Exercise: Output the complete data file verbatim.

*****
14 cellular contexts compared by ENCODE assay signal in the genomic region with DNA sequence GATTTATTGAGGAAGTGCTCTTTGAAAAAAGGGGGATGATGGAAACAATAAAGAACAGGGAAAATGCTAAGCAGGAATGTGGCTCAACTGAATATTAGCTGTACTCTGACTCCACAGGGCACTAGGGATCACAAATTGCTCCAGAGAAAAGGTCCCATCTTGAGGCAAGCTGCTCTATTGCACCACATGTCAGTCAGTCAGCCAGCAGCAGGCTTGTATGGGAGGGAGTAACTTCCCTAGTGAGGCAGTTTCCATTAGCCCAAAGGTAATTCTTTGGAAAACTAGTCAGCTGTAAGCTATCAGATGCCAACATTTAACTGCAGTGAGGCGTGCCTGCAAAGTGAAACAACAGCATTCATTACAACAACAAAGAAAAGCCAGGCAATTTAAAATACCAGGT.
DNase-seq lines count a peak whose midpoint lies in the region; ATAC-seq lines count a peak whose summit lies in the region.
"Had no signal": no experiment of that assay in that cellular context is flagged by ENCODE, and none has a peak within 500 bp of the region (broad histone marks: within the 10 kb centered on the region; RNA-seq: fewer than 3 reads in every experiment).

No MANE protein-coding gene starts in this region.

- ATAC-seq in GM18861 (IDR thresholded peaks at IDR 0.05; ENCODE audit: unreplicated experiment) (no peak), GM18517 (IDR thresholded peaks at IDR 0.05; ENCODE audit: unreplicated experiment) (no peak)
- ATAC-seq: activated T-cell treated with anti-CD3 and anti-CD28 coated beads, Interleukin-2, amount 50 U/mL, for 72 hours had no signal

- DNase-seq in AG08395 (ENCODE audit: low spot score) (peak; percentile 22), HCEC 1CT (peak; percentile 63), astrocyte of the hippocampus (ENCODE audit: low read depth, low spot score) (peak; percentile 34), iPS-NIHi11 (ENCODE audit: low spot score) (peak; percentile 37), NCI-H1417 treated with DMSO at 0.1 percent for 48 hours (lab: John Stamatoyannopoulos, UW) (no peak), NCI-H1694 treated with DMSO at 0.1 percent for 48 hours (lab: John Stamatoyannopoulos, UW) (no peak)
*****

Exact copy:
14 cellular contexts compared by ENCODE assay signal in the genomic region with DNA sequence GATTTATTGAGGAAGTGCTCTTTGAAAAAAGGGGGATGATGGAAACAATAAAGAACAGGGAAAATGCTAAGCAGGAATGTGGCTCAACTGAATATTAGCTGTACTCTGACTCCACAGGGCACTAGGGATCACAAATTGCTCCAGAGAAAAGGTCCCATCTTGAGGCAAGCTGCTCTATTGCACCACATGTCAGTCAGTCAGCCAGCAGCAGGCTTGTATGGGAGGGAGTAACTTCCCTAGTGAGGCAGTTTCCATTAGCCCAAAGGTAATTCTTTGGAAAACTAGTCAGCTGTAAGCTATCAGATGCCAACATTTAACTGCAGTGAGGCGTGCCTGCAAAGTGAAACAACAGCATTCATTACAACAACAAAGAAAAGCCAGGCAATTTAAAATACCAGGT.
DNase-seq lines count a peak whose midpoint lies in the region; ATAC-seq lines count a peak whose summit lies in the region.
"Had no signal": no experiment of that assay in that cellular context is flagged by ENCODE, and none has a peak within 500 bp of the region (broad histone marks: within the 10 kb centered on the region; RNA-seq: fewer than 3 reads in every experiment).

No MANE protein-coding gene starts in this region.

- ATAC-seq in GM18861 (IDR thresholded peaks at IDR 0.05; ENCODE audit: unreplicated experiment) (no peak), GM18517 (IDR thresholded peaks at IDR 0.05; ENCODE audit: unreplicated experiment) (no peak)
- ATAC-seq: activated T-cell treated with anti-CD3 and anti-CD28 coated beads, Interleukin-2, amount 50 U/mL, for 72 hours had no signal

- DNase-seq in AG08395 (ENCODE audit: low spot score) (peak; percentile 22), HCEC 1CT (peak; percentile 63), astrocyte of the hippocampus (ENCODE audit: low read depth, low spot score) (peak; percentile 34), iPS-NIHi11 (ENCODE audit: low spot score) (peak; percentile 37), NCI-H1417 treated with DMSO at 0.1 percent for 48 hours (lab: John Stamatoyannopoulos, UW) (no peak), NCI-H1694 treated with DMSO at 0.1 percent for 48 hours (lab: John Stamatoyannopoulos, UW) (no peak)